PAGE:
A simple web search says biotech is really big. One estimate indicates that the industry will have $400 billion in sales in 2017 with growth to over $775 billion by 2024 . Another report suggests there are over 77,000 employers . That’s big, but is it real, and what you can do with this information?
At Biotech-Careers.org we're interested in helping students and graduates of biotech programs at community and four-year colleges learn about the multitude of opportunities available in the biotech industry. To be helpful we need to know more about the industry than the big numbers. After all, telling someone they have great opportunity because there is a trillion dollar industry with over 77,000 companies doesn't’t help if we don't have context. We need to know how good those numbers are, where the opportunities are located, and many other details.
Worldwide locations of biotechnology employers. Source Biotech-Careers.org
One challenge companies face is to understand their real market opportunity in the context of a $400 billion market. Students who are considering a biotech career, need to know about their long-term prospects as part of this industry. These prospects are related to a company's opportunities for sustainability and growth. These opportunities are a function of the company's addressable market.
As part of our consulting activities at Digital World Biology, we engage in market analyses for groups developing biotechnology businesses. Big numbers like $400 billion always shrink when specific addressable markets that are suitable for a given technology are considered. This is due to the fact that biotechnology is a “long tail” industry. In fact, because of the long tail, Biotech-Careers.org uses nearly 400 keywords to characterize employers’ business activities in general and specific ways.
Biotech products and services are a part of a diverse continuum of enabling technologies (and reagents), diagnostic technologies and targets, therapeutic interventions, or biologic improvements. For example, DNA sequencing, protein purification, and mass spectrometry are enabling technologies that are used in specific applications and thus have their own addressable target market segments. As platform technologies they have larger addressable markets than services that employ these technologies for various applications, but compared to the entire biotechnology market, these segments represent a few percent of the total. Similarly diagnostics can be a platform technology, like genotyping, or be disease related – genotyping for certain conditions, detecting particular infectious agents, or be quality-control related as in food safety. Therapeutics, synthetic biology, and other areas considered biotechnology follow similar patterns. In all, the addressable markets for companies in these areas can be between $10's of millions to $10's of billions.
A harder problem is defining the number of potential employers. As noted, one estimate claims there are 77,000 employers . This value is based on NAICS codes. NAICS (North American Industry Classification System) codes are used by federal agencies to classify businesses. Over 15 million companies are listed in the NAICS database . When you start a business you need to tell the government what your business does by picking a NAICS code. Sounds simple, right? The challenge is that NAICS codes often do not exist for innovative companies - the very kind that are continually emerging in the biotechnology industry. So, a new biotechnology company does its best to pick a NAICS code, which leads to overestimates because many NAICS codes include a large number of unrelated businesses. For example, NAICS codes associated with agriculture, for which agri-biotech would fit also include traditional farming-based organizations. Other examples of over counting occur in NAICS codes for hospital suppliers, various kinds of medical wholesalers, medical laboratories, and many others. How can we tell if NAICS codes overestimate the number of biotechnology employers?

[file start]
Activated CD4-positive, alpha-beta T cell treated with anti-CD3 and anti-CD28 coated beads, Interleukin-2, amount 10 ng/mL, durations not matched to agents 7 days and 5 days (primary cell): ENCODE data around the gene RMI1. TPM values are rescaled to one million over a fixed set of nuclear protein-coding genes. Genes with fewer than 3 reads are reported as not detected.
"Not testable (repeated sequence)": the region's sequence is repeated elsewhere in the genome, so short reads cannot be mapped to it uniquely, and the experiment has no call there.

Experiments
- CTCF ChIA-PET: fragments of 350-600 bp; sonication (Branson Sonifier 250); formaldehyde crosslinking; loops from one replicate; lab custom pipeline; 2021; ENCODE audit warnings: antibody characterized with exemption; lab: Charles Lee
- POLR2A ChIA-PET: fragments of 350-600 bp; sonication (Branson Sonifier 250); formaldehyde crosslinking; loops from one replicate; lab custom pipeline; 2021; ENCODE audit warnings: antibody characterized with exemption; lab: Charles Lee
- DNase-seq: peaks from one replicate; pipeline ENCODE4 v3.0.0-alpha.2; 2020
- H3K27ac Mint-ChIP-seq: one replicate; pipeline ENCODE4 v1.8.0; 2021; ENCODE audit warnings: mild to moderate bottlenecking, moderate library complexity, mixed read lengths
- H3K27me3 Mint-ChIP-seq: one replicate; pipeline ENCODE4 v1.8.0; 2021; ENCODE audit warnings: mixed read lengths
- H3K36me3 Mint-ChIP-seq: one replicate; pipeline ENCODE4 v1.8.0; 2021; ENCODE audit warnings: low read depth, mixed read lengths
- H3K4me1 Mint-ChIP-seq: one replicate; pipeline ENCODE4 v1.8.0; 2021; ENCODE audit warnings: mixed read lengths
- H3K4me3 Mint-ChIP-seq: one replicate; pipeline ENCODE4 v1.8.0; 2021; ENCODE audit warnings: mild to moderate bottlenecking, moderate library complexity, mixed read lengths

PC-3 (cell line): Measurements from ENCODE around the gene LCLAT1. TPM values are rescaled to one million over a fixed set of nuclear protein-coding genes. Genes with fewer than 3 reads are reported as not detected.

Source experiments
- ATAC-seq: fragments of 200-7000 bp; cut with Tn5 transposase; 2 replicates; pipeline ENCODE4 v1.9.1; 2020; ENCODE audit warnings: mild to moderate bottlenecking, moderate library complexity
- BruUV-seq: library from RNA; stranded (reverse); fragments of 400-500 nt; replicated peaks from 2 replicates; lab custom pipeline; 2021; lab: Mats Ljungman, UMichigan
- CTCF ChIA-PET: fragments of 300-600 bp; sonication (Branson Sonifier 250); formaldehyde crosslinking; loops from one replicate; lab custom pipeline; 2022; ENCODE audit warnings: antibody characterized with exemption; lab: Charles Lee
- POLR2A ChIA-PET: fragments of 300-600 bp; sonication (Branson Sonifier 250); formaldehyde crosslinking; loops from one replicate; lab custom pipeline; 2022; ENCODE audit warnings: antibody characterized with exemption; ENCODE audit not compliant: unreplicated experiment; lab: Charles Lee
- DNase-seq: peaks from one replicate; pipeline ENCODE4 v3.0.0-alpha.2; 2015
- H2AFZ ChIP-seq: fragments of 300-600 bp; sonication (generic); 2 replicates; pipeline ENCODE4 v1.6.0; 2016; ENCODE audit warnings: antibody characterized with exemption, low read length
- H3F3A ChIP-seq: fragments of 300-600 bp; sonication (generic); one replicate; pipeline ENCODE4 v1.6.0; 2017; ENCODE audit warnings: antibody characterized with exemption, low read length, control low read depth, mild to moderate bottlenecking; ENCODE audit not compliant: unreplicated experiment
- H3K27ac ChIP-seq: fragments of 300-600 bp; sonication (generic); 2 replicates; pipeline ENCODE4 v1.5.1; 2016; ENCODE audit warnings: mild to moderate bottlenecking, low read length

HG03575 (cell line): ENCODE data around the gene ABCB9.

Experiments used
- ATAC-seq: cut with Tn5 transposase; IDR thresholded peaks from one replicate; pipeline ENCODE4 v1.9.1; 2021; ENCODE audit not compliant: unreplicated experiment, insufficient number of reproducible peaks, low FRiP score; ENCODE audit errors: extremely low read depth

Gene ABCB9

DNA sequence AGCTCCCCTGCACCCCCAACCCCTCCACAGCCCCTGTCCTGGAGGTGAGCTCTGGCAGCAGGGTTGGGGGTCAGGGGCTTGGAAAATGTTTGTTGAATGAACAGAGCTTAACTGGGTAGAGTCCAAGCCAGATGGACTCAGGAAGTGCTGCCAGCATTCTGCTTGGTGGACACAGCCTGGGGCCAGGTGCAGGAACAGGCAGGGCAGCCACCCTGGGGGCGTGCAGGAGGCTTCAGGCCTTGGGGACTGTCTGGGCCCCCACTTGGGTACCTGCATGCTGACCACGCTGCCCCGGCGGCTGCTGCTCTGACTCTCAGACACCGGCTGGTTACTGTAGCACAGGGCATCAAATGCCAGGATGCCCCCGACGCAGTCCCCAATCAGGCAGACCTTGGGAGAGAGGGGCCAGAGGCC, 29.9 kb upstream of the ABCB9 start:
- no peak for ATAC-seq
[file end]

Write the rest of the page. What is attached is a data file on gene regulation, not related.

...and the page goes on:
One way is by looking at different directory resources. Such directories are compiled by individuals with experience in the field. Biotech-Careers.org presently lists over 5600 worldwide employers in over 8,000 locations. These data were compiled from several sources and are updated on a regular basis from industry specific news feeds and other sources. Other sites advertising publicly available directories have similar numbers. BIO.org (an industry lobbying group) directory lists approximately 1500 member organizations. This lower number is due the fact organizations have to self identify, but it is helpful in understanding what kinds of organizations consider them selves to be biotechnology related. Finally, one organization claims a fee-based directory of nearly 13,000 bioscience, life sciences, biotechnology, pharmaceutical, and medical supply organizations. Clearly, the size of the biotechnology industry is related to how biotechnology is defined. The broadest definitions include multiple sub industries that span the gamut of human health, energy production, and agriculture. The overall dollar value of the market is likely reasonable, but an expert-based consensus of the overall size of the industry appears to be closer to 10,000 organizations, rather than 77,000.
 The Value of Bioscience Innovation in Growing Jobs and Improving Quality of Life, BIO.org